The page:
your responses serves you to your best or worst advantage in every other life situation—especially at those times when you might be trying hard to get some result or trying too hard to make it right or excellent. Of course, Alexander called this excessive striving "end-gaining" and often attributed it to undue self-determination and "trying too hard to be right."
Here is one of Alexander's most comprehensive statements on the matter:
. . . a change in the nature of human reaction is essential if mankind is not to remain saddled with frustrating static and obsolete beliefs, ideas, conceptions, and relative values which have long since outlived their usefulness . . . This should not surprise anyone who remembers that in most fields of activity man's craze is for speed and for the short view, because he has become possessed by the non-stop attitude and outlook: he is a confirmed end-gainer, without respect to the nature of the means whereby he attempts to gain his desired end even when he wishes to employ new means whereby he could change his habits of thought and action.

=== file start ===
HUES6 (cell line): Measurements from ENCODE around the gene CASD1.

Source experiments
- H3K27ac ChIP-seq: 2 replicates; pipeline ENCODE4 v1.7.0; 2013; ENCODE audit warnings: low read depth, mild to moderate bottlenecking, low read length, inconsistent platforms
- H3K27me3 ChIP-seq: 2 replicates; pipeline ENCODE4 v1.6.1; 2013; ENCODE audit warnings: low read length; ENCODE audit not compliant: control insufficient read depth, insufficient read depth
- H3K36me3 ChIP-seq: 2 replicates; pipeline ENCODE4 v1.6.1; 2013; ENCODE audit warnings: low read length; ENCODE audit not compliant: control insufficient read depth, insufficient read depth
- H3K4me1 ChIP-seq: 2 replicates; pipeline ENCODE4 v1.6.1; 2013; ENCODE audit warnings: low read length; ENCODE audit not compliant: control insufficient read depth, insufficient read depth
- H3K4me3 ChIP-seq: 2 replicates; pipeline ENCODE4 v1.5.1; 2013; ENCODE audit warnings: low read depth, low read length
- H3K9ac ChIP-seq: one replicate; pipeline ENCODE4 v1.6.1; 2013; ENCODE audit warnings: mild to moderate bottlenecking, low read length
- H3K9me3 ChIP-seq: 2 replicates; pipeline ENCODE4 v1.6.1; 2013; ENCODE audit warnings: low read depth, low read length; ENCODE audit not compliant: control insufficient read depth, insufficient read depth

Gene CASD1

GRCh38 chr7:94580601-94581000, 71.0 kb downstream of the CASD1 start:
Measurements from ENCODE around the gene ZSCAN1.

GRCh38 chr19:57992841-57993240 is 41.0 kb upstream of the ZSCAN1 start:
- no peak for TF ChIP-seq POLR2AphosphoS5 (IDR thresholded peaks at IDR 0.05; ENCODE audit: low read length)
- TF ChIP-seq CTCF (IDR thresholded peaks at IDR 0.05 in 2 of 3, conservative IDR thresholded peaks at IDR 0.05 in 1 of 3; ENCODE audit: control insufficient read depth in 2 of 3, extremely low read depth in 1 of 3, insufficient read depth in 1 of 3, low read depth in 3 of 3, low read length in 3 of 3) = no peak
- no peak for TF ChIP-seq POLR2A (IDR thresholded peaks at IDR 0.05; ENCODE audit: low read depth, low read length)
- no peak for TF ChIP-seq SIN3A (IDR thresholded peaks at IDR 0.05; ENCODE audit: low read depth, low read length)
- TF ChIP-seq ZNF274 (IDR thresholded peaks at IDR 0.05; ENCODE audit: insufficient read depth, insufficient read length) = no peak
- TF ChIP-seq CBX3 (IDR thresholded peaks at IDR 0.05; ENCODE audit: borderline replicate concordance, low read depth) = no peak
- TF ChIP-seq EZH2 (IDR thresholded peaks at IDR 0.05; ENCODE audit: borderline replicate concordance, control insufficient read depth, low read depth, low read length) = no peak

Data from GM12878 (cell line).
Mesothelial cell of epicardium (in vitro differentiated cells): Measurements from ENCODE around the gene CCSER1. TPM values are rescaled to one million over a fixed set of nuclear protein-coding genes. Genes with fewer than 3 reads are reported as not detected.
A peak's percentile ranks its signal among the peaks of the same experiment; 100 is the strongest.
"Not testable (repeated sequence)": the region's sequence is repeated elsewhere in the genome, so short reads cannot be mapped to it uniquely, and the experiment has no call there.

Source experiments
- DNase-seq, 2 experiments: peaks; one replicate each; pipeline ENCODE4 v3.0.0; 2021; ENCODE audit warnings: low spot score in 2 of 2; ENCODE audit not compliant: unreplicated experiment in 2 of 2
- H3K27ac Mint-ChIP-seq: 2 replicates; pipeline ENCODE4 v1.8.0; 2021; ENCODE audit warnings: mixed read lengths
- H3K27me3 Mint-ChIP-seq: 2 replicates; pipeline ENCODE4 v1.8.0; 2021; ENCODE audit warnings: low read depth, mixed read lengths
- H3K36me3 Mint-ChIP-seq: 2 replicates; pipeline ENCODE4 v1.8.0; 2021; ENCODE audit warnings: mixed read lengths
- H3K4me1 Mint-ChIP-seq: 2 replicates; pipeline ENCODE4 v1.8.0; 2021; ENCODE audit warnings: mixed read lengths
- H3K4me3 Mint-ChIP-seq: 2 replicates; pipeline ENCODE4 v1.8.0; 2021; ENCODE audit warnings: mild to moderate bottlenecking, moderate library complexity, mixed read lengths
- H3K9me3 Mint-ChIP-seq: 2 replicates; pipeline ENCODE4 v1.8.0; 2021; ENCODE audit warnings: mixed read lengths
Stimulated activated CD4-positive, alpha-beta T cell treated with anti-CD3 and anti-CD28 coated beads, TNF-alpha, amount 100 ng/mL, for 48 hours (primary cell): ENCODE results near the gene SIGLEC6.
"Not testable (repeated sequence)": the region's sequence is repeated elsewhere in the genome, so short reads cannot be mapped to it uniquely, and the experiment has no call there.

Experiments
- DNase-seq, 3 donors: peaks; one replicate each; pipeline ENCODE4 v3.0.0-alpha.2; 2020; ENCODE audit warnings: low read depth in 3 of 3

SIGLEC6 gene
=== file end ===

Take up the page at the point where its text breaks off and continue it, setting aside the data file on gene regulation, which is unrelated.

Through chair work you can also find out a lot about how you behave under stress, frustration, or too much stimulation, or about how other feelings might influence your thinking and your ways of doing things—because reacting to the prospect of getting up and sitting down also sets off the same basic kind of thinking and responding in relation to gravity as does your reacting to the prospect of anything else happening to you—whether it is something in the immediate or the more distant future.
So it doesn't really matter whether it is the action of getting up from a chair, planning out how you will get to know someone, or addressing the United Nations General Assembly—the same fundamental use of yourself in relation to gravity needs to be involved in everything you do so that you can remain whole while you do it. This is why Alexander called what he was attempting to help people achieve through the Technique "improving their reaction to the stimulus of living."
"Chair work," then, is the format that he devised for helping us understand how to foster that improvement from moment to moment.